Mike Newton is an expert on accountability and conduct of hostilities issues. Over the course of his career, he has published more than 70 articles and book chapters, as well as opinion pieces for the New York Times, International Herald Tribune and other papers. Professor Newton is a member of the International Institute of Humanitarian Law and the International Bar Association. At Vanderbilt, he developed and teaches the innovative International Law Practice Lab and develops externships and other educational opportunities for students interested in international legal issues. Professor Newton served on the American Society of International Law Task Force on U.S. Policy Toward the International Criminal Court and on an Experts Group in support of the Task Force on Genocide Prevention established by the U.S. Holocaust Memorial Museum and the U.S. Institute of Peace. He has supervised Vanderbilt law students working in support of the Public International Law Policy Group to advise the governments of Afghanistan, Kosovo, Sri Lanka and other nations. Professor Newton negotiated the Elements of Crimes; document for the International Criminal Court, and coordinated the interface between the FBI and the ICTY while deploying into Kosovo to do the forensics fieldwork in support of the Milosevic indictment. As the Senior Advisor to the United States Ambassador-at-Large for War Crimes Issues, U.S. Department of State, Professor Newton implemented a wide range of policy positions related to the law of armed conflict, including U.S. support to accountability mechanisms worldwide. He was the senior member of the team that taught international law to the first group of Iraqis who began to think about accountability mechanisms and a constitutional structure in November 2000. He subsequently assisted in drafting the Statute of the Iraqi High Tribunal, and served as International Law Advisor to the Judicial Chambers in 2006 and 2007. Professor Newton has taught Iraqi jurists on seven other occasions, both inside and outside Iraq and as part of the academic consortium he assists Vanderbilt students in providing substantive advice to the lawyers in Iraq. He served as the U.S. representative on the U.N. Planning Mission for the Sierra Leone Special Court, and was also a member of the Special Court academic consortium. From January 1999 to August 2000, he served in the Office of War Crimes Issues, U.S. Department of State. Professor Newton began his distinguished military career as an armor officer in the 4th Battalion, 68th Armor, Fort Carson, Colorado until his selection for the Judge Advocate General's Funded Legal Education Program. As an operational military attorney, he served with the United States Army Special Forces Command (Airborne), Fort Bragg, North Carolina in support of units participating in Desert Storm. Following duty as the Chief of Operational Law, he served as the Group Judge Advocate for the 7th Special Forces Group (Airborne). He deployed on Operation Provide Comfort to assist Kurdish civilians in Northern Iraq, as well as a number of other exercises and operations. From 1993-1995 he was reassigned as the Brigade Judge Advocate for the 194th Armored Brigade (Separate), during which time he organized and led the human rights and rules of engagement education for all Multinational Forces and International Police deploying into Haiti. He subsequently was appointed as a Professor of International and Operational Law at the Judge Advocate General's School, Charlottesville, Virginia from 1996-1999. He currently serves as senior editor of the *Terrorism International Case Law Reporter* series published annually by Oxford University Press.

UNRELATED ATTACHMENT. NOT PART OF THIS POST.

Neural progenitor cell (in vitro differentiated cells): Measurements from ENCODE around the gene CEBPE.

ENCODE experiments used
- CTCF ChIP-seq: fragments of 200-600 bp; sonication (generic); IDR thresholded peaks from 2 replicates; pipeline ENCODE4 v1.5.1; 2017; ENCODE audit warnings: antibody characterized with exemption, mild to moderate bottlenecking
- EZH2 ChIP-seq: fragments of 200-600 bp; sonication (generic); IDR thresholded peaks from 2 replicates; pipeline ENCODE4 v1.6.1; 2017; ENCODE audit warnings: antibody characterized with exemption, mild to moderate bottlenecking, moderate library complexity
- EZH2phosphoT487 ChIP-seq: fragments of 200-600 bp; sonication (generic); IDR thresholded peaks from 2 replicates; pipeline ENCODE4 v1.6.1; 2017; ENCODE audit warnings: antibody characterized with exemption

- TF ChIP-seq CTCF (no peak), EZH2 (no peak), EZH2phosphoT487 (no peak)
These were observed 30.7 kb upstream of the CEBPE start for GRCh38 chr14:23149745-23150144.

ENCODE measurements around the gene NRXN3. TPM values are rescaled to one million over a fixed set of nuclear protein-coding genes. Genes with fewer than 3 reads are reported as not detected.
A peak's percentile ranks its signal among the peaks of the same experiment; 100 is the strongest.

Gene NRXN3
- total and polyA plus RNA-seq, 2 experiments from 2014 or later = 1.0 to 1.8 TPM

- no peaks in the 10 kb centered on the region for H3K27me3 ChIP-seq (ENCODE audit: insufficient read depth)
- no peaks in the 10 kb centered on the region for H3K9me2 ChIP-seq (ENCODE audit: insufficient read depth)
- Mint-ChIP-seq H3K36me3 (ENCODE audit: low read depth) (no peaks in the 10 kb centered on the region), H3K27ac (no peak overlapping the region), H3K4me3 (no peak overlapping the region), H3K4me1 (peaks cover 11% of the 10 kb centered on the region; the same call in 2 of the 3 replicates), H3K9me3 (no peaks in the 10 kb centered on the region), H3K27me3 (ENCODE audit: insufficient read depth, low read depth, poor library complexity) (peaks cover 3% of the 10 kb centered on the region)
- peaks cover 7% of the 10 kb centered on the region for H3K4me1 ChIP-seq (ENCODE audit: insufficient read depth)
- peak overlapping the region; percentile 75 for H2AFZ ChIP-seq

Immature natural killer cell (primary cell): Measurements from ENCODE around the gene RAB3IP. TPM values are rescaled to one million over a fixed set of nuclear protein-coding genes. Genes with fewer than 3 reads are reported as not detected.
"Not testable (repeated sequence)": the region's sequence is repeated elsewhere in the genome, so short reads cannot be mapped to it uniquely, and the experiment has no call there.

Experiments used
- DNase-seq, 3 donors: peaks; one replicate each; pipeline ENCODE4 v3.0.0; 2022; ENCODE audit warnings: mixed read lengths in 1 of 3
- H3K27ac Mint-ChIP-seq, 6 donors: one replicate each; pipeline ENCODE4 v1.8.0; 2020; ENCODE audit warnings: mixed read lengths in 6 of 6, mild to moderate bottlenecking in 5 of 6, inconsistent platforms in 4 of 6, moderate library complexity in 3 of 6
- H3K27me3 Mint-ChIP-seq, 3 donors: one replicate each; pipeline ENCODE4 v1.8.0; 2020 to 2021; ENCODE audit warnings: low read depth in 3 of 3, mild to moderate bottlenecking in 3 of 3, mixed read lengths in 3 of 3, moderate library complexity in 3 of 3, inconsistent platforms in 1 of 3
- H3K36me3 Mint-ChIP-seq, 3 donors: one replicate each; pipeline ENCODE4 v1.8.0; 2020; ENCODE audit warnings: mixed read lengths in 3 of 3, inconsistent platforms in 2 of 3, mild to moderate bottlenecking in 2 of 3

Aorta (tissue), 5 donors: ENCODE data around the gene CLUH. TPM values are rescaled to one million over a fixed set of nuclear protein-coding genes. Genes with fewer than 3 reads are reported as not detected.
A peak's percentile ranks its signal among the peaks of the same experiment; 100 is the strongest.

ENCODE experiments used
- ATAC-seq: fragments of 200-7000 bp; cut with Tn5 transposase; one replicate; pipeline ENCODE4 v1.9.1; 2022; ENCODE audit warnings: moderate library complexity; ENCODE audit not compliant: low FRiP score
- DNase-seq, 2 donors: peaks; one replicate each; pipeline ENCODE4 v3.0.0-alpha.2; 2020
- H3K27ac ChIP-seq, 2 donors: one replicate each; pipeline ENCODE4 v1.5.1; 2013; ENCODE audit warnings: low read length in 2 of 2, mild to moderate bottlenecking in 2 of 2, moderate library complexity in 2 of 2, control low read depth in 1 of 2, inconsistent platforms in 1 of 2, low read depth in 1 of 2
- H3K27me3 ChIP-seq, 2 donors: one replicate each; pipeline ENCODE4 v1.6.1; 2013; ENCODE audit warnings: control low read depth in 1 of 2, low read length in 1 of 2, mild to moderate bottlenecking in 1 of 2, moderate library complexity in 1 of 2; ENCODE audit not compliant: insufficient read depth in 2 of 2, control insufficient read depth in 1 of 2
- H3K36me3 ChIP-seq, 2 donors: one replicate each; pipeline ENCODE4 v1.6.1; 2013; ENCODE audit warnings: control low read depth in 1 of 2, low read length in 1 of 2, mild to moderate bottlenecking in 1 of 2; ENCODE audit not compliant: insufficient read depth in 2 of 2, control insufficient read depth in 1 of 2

Darrel J. Vandeveld is a lieutenant colonel in the United States Army Reserve, who served tours of active duty in Bosnia, Africa, Iraq and Afghanistan in the years following the 9-11 attacks on the U.S. In 2002, Mr. Vandeveld participated in the rendition of the so-called “Algerian Six” from Bosnia to Guantanamo; in 2008, a federal district court ordered five of the six released, following the U.S. Supreme Court’s seminal decision in Boumediene v. Bush, 553 U.S. 723, which granted Guantanamo detainees (the Algerian Six were the plaintiffs in the case) the right to habeas corpus. In 2007, the Army called Mr. Vandeveld, an experienced prosecutor in civilian life, to serve as a prosecutor in the Guantanamo Military Commissions. In the course of gathering the evidence against Mohammed Jawad, accused of wounding two U.S. soldiers in a hand grenade attack when he was 15-years old, Mr. Vandeveld – who by this time had been convinced by his opposing counsel, Professor David Frakt, of the moral and legal bankruptcy of the Military Commissions – discovered a confession obtained through torture, two suicide attempts by the accused, abusive interrogations, and the withholding of exculpatory evidence from the defense. These experiences led Mr. Vandeveld to a crisis of conscience. After he announced his resignation, his commander ordered a psychiatric evaluation. Professor Frakt later obtained a dismissal of Jawad’s case, in part because of Mr. Vandeveld’s own testimony. He is now Erie County, Pennsylvania's chief public defender. Mr. Vandeveld received both his undergraduate and law degrees from the University of California.